Nuh uh.

As is well known to most mothers, we are expected to have our act so well put together it could headline on Broadway. Yes, someone forgot to add milk to the list, but surely you knew it belonged there when at the grocery store, right? Somehow you sprouted those eyes at the back of your head that caught nearly invisible infractions, and you grew the superhuman ears that heard the cursing grumble from way out in the sheep barn, so are you telling me your telesthesia is on the fritz?

So not cool, Mom.

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Occasionally, my nagging about adding things to the grocery list has made a small impact on my at home diners. There have been days when I’ve arrived at the store, taken the first glance at my list and then had to physically stop myself from ramming my shopping cart repeatedly into the nearest bin full of asparagus and avocados. Why? Because the list is chock-a-block full of junk. Chocolate in every form has made its way onto the paper but is “cleverly” disguised by showing up in between other items so the requests don’t appear too gluttonous.

Collard greens


Chocolate milk

Navy beans


Chocolate covered pretzels



Brown rice

Chocolate toaster pastries

Sparkling water

Miso paste


At this point, I simply buy the things I intended to purchase for the meals I plan to make, but also plop down onto the dinner table a squirt bottle of liquid chocolate and tell the kids to have at it. I shudder to think how Hershey’s syrup can make delicate halibut in a corn and mung bean broth taste more appealing, but apparently it must.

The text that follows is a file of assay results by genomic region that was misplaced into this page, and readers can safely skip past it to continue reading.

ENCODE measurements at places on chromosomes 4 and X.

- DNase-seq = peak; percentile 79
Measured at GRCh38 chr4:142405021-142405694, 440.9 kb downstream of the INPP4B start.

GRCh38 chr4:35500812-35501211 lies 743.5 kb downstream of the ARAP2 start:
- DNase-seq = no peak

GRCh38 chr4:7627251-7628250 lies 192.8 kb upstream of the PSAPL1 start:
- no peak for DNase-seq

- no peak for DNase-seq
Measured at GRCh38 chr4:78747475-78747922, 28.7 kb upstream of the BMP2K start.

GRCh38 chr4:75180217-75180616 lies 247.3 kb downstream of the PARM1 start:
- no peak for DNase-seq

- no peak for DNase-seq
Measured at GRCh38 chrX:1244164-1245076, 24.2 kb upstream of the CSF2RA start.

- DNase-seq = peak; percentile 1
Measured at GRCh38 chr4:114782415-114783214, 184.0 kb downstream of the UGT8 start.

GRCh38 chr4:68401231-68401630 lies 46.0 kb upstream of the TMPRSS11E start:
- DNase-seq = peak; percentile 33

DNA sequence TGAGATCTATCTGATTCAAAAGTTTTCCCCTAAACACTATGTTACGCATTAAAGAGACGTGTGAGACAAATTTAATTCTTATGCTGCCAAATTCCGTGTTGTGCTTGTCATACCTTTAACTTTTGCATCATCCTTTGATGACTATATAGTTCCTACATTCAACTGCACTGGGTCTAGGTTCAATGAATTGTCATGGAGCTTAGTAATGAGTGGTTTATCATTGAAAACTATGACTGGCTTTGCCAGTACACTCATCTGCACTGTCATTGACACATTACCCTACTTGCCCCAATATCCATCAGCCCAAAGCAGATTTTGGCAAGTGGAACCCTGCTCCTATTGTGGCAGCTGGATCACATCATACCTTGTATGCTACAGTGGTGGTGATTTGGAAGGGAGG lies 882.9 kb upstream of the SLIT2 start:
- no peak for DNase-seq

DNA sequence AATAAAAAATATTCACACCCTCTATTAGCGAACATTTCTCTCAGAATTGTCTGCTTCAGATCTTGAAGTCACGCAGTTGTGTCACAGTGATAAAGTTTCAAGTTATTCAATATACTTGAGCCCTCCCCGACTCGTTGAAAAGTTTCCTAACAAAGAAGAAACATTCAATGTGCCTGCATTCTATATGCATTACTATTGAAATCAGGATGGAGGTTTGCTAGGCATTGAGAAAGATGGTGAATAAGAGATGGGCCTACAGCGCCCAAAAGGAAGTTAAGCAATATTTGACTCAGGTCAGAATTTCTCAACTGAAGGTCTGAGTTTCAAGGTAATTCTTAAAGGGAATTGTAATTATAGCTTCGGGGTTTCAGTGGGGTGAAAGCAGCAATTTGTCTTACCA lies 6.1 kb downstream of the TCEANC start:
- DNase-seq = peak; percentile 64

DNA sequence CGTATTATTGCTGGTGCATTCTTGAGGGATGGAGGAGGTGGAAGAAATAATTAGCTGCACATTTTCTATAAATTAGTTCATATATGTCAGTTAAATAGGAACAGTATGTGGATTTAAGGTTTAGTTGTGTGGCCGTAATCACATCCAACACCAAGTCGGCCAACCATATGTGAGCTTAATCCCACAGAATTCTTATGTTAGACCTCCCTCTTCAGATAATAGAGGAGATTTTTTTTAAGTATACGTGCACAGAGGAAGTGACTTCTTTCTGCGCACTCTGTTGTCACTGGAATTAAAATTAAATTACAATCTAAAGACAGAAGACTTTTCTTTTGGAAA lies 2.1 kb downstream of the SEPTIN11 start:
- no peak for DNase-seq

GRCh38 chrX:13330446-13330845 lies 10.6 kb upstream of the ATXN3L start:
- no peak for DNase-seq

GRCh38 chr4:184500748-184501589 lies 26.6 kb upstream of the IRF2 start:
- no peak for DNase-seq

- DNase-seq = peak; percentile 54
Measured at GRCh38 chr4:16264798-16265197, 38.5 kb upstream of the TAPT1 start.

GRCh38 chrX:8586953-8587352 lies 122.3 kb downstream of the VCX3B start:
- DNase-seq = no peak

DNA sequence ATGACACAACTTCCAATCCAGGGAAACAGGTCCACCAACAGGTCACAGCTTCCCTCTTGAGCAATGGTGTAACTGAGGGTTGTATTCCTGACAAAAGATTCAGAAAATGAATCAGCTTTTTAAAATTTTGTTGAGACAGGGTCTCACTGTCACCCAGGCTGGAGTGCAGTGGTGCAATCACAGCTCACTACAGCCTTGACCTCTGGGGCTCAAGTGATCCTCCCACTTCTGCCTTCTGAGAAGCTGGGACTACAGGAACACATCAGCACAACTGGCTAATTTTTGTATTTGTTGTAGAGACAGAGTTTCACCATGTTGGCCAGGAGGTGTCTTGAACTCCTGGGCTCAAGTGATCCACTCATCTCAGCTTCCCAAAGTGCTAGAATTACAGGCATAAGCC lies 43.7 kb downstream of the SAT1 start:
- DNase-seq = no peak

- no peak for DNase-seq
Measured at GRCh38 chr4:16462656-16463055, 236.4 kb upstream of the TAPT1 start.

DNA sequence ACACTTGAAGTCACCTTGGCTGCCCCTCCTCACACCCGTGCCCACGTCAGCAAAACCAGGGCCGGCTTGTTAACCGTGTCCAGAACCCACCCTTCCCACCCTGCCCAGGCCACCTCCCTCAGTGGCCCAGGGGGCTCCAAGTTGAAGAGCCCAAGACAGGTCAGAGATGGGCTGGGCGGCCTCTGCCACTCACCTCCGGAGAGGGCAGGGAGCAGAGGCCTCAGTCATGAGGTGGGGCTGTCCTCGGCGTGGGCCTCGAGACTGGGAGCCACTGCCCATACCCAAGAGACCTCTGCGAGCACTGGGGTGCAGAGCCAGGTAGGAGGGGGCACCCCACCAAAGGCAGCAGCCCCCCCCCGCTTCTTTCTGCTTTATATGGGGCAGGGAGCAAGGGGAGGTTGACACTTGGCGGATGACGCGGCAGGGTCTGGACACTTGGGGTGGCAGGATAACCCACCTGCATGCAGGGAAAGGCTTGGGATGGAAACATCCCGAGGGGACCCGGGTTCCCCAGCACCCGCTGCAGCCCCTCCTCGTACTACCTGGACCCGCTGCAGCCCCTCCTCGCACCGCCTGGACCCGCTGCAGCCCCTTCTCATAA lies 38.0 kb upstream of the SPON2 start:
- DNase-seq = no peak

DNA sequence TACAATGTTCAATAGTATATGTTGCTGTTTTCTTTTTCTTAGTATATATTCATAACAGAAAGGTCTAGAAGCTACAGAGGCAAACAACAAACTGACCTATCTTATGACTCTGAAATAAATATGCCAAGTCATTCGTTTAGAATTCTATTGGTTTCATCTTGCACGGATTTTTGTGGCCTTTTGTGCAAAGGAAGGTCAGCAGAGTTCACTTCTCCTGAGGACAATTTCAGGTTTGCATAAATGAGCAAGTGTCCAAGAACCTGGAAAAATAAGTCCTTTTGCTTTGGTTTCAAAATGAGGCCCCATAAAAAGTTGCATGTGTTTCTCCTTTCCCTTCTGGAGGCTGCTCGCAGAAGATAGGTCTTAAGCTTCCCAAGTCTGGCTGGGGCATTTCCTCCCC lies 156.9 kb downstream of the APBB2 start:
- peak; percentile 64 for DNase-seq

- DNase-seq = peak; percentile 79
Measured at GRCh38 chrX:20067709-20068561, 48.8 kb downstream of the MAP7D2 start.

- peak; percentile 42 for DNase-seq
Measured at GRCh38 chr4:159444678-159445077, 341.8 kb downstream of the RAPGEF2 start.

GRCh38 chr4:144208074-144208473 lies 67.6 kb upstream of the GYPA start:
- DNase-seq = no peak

So I’m trying to see this all from a different perspective. I suppose I should be grateful for the last few precious years of gathering round the table. Clearly our tastes at this point are at opposite ends of the spectrum, but thankfully our desires still meet in the most important room of my house. And no matter what everyone is eating, and what head-shaking requests show up on my next grocery list, I shall pull up a chair to the dinner table with a thankful heart. Because “Spending time together” is not something that can be purchased at any store.

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Don’t forget to check out what we’re cookin’ in the Scullery (here) and what we all talked about down in the pub (here). And to see more of Robin Gott‘s humor–all from the only pen carved from a human funny bone–click here.

15 thoughts on “Food for thought, but rarely for dinner.

  1. Yes, those family times at the table are precious. And oh yes, that is THE phrase in our house too. It’s full of pitfalls as you have deftly shown, but still preferable than someone standing, head in fridge saying “There’s nothing in here to eat.” WTH?? Not in my house.

    • There is a phrase my kids throw around our house whenever anybody complains about something they most assuredly shouldn’t. “Hashtag first world problems.” I’m guessing you’ve heard it? Somehow they develop an acute case of hearing loss when it comes to fridge and pantry. Next time I hear the words, “There’s nothing in here to eat,” I’m going to hand that person a spoon and a jar of mustard. “Hashtag deal with it.”